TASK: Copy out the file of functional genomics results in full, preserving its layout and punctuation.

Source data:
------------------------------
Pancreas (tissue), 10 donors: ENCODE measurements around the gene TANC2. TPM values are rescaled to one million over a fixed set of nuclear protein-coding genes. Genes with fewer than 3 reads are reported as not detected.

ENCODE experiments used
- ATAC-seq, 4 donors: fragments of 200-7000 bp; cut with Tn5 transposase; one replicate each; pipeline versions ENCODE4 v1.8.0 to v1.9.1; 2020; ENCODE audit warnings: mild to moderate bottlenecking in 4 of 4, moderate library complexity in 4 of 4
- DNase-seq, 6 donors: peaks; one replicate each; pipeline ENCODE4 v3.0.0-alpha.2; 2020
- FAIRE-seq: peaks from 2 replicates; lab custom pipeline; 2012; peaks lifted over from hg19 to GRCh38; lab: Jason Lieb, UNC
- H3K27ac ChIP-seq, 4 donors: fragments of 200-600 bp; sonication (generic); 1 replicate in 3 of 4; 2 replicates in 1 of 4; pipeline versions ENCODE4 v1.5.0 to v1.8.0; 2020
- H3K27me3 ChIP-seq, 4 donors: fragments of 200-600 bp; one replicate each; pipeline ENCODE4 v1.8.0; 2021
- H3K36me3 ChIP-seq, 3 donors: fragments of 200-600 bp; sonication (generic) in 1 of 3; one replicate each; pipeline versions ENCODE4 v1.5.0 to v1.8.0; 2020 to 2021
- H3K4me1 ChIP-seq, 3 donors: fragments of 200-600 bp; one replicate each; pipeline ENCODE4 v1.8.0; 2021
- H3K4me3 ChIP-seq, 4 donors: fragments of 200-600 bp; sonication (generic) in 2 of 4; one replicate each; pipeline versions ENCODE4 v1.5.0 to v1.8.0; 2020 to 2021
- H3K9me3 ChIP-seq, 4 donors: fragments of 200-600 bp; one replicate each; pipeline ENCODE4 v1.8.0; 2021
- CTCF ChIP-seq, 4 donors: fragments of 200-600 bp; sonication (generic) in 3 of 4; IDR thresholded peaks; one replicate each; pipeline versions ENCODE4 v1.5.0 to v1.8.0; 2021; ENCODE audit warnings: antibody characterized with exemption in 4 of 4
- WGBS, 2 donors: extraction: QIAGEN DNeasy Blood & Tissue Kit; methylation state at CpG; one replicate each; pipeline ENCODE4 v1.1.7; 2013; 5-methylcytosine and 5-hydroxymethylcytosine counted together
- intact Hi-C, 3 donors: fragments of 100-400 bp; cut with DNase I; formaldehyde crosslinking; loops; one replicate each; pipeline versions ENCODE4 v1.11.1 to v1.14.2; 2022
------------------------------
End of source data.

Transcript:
Pancreas (tissue), 10 donors: ENCODE measurements around the gene TANC2. TPM values are rescaled to one million over a fixed set of nuclear protein-coding genes. Genes with fewer than 3 reads are reported as not detected.

ENCODE experiments used
- ATAC-seq, 4 donors: fragments of 200-7000 bp; cut with Tn5 transposase; one replicate each; pipeline versions ENCODE4 v1.8.0 to v1.9.1; 2020; ENCODE audit warnings: mild to moderate bottlenecking in 4 of 4, moderate library complexity in 4 of 4
- DNase-seq, 6 donors: peaks; one replicate each; pipeline ENCODE4 v3.0.0-alpha.2; 2020
- FAIRE-seq: peaks from 2 replicates; lab custom pipeline; 2012; peaks lifted over from hg19 to GRCh38; lab: Jason Lieb, UNC
- H3K27ac ChIP-seq, 4 donors: fragments of 200-600 bp; sonication (generic); 1 replicate in 3 of 4; 2 replicates in 1 of 4; pipeline versions ENCODE4 v1.5.0 to v1.8.0; 2020
- H3K27me3 ChIP-seq, 4 donors: fragments of 200-600 bp; one replicate each; pipeline ENCODE4 v1.8.0; 2021
- H3K36me3 ChIP-seq, 3 donors: fragments of 200-600 bp; sonication (generic) in 1 of 3; one replicate each; pipeline versions ENCODE4 v1.5.0 to v1.8.0; 2020 to 2021
- H3K4me1 ChIP-seq, 3 donors: fragments of 200-600 bp; one replicate each; pipeline ENCODE4 v1.8.0; 2021
- H3K4me3 ChIP-seq, 4 donors: fragments of 200-600 bp; sonication (generic) in 2 of 4; one replicate each; pipeline versions ENCODE4 v1.5.0 to v1.8.0; 2020 to 2021
- H3K9me3 ChIP-seq, 4 donors: fragments of 200-600 bp; one replicate each; pipeline ENCODE4 v1.8.0; 2021
- CTCF ChIP-seq, 4 donors: fragments of 200-600 bp; sonication (generic) in 3 of 4; IDR thresholded peaks; one replicate each; pipeline versions ENCODE4 v1.5.0 to v1.8.0; 2021; ENCODE audit warnings: antibody characterized with exemption in 4 of 4
- WGBS, 2 donors: extraction: QIAGEN DNeasy Blood & Tissue Kit; methylation state at CpG; one replicate each; pipeline ENCODE4 v1.1.7; 2013; 5-methylcytosine and 5-hydroxymethylcytosine counted together
- intact Hi-C, 3 donors: fragments of 100-400 bp; cut with DNase I; formaldehyde crosslinking; loops; one replicate each; pipeline versions ENCODE4 v1.11.1 to v1.14.2; 2022